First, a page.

Reprimanded financial adviser faces new lawsuit

New complaints have been leveled in court against Ken Muzik, a Winnipeg financial adviser who was previously reprimanded for unsuitable investing.
New complaints have been leveled in court against Ken Muzik, a Winnipeg financial adviser who was previously reprimanded for unsuitable investing, the CBC's I-Team has found. 2:59

New complaints have been leveled in court against Ken Muzik, a Winnipeg financial adviser who was previously reprimanded for unsuitable investing.

Larry Kowalchuk, a retired Via Rail worker, withdrew his pension and invested more than $900,000 with Muzik.

Kowalchuk is now suing Muzik, Manulife Securities, National Bank Financial and another agent for more than $386,000. The lawsuit alleges that the defendants "ignored [Kowalchuk's] risk tolerance, investment knowledge [and] objectives."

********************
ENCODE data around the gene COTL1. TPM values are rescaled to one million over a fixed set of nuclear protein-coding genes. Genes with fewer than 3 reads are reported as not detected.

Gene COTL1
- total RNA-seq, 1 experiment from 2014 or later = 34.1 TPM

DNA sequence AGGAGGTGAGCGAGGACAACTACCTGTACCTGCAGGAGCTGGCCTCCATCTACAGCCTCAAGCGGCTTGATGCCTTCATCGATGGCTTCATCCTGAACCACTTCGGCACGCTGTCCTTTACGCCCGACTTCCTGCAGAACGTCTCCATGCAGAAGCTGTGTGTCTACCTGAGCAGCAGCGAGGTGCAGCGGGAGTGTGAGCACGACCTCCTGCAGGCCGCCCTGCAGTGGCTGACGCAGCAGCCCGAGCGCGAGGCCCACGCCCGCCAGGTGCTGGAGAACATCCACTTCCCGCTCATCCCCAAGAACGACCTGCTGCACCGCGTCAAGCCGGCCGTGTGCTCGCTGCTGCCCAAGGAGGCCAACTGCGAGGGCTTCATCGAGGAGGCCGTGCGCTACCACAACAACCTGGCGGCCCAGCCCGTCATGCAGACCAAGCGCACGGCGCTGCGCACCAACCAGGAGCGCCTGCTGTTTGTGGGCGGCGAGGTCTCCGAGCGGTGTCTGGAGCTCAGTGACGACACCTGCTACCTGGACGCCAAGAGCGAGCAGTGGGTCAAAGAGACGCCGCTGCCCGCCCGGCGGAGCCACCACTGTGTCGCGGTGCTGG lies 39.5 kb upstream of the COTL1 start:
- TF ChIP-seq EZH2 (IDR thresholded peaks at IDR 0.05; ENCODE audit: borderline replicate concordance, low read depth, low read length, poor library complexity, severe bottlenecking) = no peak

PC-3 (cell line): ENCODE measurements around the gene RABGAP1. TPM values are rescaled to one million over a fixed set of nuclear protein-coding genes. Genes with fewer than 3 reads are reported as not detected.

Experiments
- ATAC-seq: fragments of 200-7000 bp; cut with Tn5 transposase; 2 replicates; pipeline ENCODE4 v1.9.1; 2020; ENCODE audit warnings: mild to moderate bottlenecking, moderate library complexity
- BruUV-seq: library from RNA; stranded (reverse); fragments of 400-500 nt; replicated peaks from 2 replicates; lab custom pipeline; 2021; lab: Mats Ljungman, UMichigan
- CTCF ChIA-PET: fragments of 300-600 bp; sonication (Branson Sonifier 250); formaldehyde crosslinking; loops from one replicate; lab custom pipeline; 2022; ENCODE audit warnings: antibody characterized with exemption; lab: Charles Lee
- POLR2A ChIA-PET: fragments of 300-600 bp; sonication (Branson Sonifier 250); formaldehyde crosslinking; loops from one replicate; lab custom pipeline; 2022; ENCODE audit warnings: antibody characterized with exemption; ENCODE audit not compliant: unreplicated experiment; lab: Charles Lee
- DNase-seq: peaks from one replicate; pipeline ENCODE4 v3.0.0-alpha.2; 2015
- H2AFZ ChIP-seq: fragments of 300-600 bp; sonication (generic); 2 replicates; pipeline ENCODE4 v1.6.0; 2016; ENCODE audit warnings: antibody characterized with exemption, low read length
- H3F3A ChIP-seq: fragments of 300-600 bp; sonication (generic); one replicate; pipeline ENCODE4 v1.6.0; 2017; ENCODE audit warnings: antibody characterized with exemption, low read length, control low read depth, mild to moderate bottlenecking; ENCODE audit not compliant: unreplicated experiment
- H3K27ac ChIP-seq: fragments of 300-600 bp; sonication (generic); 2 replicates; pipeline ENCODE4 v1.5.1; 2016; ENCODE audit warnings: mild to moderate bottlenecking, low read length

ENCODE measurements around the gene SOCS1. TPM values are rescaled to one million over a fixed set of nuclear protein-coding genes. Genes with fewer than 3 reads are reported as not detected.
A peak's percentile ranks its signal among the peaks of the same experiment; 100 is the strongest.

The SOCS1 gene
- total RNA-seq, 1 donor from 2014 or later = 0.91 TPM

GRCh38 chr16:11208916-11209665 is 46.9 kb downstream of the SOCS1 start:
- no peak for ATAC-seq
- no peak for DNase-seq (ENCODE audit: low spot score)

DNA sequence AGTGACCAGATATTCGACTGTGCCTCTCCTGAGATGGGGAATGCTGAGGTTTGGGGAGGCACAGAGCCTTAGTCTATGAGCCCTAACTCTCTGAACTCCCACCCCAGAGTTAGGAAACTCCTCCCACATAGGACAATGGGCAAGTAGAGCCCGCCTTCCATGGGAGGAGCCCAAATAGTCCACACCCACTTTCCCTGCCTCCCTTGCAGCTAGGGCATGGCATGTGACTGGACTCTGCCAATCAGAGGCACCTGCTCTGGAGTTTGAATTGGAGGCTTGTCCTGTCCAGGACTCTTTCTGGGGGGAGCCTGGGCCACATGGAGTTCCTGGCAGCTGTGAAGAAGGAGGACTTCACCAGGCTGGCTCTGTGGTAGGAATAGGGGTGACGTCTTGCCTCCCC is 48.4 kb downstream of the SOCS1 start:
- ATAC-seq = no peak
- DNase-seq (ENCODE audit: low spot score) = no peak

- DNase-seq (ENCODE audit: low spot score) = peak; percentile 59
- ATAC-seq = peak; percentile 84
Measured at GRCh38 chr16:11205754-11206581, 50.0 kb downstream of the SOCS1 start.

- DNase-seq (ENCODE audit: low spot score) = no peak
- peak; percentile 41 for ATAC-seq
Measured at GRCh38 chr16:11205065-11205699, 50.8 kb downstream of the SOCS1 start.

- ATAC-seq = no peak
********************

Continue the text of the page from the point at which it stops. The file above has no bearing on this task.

The claims contained in the suit have not been proven in court.

Meanwhile, Muzik is speaking out about the allegations and says he plans to sue his former employers for his dismissal, which he describes as "petty."

According to Kowalchuk's statement of claim, Muzik approached him about removing his Via Rail pension from the company fund and investing it privately.

Kowalchuk's goal was to retire early and live off the proceeds of his investments without chipping away at the principal.

The claim describes Kowalchuk as an "inexperienced and unsophisticated investor" who trusted Muzik to invest his savings with care.